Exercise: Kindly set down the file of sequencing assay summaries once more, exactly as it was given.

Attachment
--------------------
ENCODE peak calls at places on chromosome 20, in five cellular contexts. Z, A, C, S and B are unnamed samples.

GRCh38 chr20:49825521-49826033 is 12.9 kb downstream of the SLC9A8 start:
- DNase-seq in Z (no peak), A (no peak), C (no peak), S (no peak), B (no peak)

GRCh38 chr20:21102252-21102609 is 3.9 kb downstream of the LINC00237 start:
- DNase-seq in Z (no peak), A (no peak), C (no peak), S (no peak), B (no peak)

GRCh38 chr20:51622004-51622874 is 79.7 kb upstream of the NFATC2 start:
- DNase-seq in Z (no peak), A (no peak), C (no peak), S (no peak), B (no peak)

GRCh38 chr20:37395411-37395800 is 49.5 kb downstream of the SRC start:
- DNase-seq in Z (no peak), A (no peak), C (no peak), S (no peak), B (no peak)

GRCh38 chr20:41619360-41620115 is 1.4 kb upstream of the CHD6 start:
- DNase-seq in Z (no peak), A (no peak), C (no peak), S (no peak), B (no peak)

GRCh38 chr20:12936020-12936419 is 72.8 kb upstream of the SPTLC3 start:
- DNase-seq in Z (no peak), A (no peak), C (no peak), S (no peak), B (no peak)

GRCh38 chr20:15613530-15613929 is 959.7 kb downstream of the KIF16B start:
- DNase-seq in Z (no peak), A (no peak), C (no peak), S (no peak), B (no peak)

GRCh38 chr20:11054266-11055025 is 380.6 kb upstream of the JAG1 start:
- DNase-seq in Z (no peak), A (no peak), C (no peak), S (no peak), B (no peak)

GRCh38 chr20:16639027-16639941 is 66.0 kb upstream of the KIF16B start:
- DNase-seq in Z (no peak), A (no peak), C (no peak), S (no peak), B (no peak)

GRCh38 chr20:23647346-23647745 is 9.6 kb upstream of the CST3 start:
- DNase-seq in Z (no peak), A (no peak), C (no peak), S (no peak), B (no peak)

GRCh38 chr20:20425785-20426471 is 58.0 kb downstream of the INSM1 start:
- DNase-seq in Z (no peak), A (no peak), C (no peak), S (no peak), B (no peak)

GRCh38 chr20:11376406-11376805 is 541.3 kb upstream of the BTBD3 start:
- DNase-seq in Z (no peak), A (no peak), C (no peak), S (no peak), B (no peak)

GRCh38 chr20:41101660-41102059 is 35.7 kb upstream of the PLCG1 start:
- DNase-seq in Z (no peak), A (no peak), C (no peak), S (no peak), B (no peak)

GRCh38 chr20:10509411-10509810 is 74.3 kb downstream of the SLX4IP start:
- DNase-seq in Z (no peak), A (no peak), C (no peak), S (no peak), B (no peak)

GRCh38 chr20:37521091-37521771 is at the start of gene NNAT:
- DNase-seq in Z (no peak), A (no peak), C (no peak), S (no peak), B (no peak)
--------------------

ENCODE peak calls at places on chromosome 20, in five cellular contexts. Z, A, C, S and B are unnamed samples.

GRCh38 chr20:49825521-49826033 is 12.9 kb downstream of the SLC9A8 start:
- DNase-seq in Z (no peak), A (no peak), C (no peak), S (no peak), B (no peak)

GRCh38 chr20:21102252-21102609 is 3.9 kb downstream of the LINC00237 start:
- DNase-seq in Z (no peak), A (no peak), C (no peak), S (no peak), B (no peak)

GRCh38 chr20:51622004-51622874 is 79.7 kb upstream of the NFATC2 start:
- DNase-seq in Z (no peak), A (no peak), C (no peak), S (no peak), B (no peak)

GRCh38 chr20:37395411-37395800 is 49.5 kb downstream of the SRC start:
- DNase-seq in Z (no peak), A (no peak), C (no peak), S (no peak), B (no peak)

GRCh38 chr20:41619360-41620115 is 1.4 kb upstream of the CHD6 start:
- DNase-seq in Z (no peak), A (no peak), C (no peak), S (no peak), B (no peak)

GRCh38 chr20:12936020-12936419 is 72.8 kb upstream of the SPTLC3 start:
- DNase-seq in Z (no peak), A (no peak), C (no peak), S (no peak), B (no peak)

GRCh38 chr20:15613530-15613929 is 959.7 kb downstream of the KIF16B start:
- DNase-seq in Z (no peak), A (no peak), C (no peak), S (no peak), B (no peak)

GRCh38 chr20:11054266-11055025 is 380.6 kb upstream of the JAG1 start:
- DNase-seq in Z (no peak), A (no peak), C (no peak), S (no peak), B (no peak)

GRCh38 chr20:16639027-16639941 is 66.0 kb upstream of the KIF16B start:
- DNase-seq in Z (no peak), A (no peak), C (no peak), S (no peak), B (no peak)

GRCh38 chr20:23647346-23647745 is 9.6 kb upstream of the CST3 start:
- DNase-seq in Z (no peak), A (no peak), C (no peak), S (no peak), B (no peak)

GRCh38 chr20:20425785-20426471 is 58.0 kb downstream of the INSM1 start:
- DNase-seq in Z (no peak), A (no peak), C (no peak), S (no peak), B (no peak)

GRCh38 chr20:11376406-11376805 is 541.3 kb upstream of the BTBD3 start:
- DNase-seq in Z (no peak), A (no peak), C (no peak), S (no peak), B (no peak)

GRCh38 chr20:41101660-41102059 is 35.7 kb upstream of the PLCG1 start:
- DNase-seq in Z (no peak), A (no peak), C (no peak), S (no peak), B (no peak)

GRCh38 chr20:10509411-10509810 is 74.3 kb downstream of the SLX4IP start:
- DNase-seq in Z (no peak), A (no peak), C (no peak), S (no peak), B (no peak)

GRCh38 chr20:37521091-37521771 is at the start of gene NNAT:
- DNase-seq in Z (no peak), A (no peak), C (no peak), S (no peak), B (no peak)